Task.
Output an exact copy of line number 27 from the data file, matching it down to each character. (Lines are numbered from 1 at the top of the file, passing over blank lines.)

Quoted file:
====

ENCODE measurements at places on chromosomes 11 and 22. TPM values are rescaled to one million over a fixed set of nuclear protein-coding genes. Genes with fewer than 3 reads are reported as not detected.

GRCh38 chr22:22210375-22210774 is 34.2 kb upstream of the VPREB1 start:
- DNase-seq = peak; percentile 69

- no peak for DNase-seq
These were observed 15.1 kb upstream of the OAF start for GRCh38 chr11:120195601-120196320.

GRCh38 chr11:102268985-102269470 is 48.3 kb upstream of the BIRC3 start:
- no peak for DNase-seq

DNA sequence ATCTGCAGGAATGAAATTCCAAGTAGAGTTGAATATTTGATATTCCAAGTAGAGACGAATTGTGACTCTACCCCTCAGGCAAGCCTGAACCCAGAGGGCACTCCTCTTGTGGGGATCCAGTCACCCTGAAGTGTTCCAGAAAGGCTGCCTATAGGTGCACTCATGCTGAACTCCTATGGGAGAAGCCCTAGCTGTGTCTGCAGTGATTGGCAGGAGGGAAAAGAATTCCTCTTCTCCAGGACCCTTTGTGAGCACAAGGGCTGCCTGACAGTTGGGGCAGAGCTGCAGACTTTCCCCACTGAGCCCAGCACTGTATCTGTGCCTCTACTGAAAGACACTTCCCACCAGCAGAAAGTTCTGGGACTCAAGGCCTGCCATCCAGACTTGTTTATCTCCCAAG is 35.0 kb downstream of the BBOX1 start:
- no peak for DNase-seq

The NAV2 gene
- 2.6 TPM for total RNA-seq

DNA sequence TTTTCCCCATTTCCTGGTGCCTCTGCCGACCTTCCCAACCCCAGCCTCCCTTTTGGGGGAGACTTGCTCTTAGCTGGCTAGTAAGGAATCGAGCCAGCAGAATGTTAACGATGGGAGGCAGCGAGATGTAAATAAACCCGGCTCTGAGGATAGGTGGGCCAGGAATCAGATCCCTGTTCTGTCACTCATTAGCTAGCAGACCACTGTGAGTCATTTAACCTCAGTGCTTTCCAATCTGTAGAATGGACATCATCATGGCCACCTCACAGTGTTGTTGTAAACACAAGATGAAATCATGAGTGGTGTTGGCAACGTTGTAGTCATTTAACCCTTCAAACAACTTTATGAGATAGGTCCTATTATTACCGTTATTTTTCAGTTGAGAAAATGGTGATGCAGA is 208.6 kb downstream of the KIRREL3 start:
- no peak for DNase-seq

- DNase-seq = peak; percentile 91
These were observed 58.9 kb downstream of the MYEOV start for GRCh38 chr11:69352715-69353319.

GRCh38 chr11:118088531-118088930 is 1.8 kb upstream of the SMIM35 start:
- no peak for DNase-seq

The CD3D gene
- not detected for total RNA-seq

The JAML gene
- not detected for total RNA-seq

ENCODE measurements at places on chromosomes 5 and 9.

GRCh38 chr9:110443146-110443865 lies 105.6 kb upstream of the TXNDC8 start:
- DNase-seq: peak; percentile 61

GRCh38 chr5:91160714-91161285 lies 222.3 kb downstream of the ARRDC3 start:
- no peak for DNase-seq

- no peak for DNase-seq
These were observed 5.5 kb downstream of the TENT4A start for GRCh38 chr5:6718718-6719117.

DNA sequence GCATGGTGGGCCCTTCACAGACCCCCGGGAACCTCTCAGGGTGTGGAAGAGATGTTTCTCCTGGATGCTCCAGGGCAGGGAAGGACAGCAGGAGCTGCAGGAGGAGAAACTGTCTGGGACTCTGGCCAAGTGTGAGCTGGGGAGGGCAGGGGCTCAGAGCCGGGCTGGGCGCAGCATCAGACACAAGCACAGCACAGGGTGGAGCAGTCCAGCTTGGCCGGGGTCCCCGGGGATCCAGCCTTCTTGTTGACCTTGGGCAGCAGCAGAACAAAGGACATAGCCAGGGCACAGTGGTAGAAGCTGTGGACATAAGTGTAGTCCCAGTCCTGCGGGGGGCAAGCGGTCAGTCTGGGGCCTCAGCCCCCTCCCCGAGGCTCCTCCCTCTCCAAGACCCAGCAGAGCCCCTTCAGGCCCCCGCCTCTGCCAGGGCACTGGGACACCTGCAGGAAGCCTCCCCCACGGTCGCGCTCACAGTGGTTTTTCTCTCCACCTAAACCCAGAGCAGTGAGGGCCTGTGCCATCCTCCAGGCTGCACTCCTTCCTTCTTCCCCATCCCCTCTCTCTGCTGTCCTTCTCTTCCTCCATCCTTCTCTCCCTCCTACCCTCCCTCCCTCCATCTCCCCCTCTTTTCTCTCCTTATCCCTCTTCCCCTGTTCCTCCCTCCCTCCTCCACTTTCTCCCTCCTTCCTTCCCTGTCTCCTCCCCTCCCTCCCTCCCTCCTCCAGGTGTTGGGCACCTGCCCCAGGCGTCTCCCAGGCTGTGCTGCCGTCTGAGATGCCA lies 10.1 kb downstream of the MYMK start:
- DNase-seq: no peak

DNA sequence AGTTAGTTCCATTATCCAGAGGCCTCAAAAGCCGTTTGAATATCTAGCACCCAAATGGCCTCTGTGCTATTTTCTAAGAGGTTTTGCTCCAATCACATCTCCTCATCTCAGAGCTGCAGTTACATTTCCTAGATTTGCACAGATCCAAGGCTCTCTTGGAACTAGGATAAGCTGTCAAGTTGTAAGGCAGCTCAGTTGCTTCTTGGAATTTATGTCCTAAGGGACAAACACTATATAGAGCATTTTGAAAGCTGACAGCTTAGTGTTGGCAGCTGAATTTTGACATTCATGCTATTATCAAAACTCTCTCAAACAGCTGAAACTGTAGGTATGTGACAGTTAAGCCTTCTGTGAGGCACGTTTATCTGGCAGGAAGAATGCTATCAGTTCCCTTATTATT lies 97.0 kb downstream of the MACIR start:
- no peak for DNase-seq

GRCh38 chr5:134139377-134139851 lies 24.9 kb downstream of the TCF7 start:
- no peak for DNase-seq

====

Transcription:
- no peak for DNase-seq